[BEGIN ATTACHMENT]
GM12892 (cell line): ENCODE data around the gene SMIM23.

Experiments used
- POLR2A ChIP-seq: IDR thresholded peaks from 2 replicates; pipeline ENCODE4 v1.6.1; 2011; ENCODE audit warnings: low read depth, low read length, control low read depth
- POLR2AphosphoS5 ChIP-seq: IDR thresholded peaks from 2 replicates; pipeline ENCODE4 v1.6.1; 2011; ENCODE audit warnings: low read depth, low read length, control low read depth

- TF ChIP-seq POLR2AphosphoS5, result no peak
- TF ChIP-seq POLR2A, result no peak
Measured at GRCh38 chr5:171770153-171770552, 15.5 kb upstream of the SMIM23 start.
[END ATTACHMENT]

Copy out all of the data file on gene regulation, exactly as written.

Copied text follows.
GM12892 (cell line): ENCODE data around the gene SMIM23.

Experiments used
- POLR2A ChIP-seq: IDR thresholded peaks from 2 replicates; pipeline ENCODE4 v1.6.1; 2011; ENCODE audit warnings: low read depth, low read length, control low read depth
- POLR2AphosphoS5 ChIP-seq: IDR thresholded peaks from 2 replicates; pipeline ENCODE4 v1.6.1; 2011; ENCODE audit warnings: low read depth, low read length, control low read depth

- TF ChIP-seq POLR2AphosphoS5, result no peak
- TF ChIP-seq POLR2A, result no peak
Measured at GRCh38 chr5:171770153-171770552, 15.5 kb upstream of the SMIM23 start.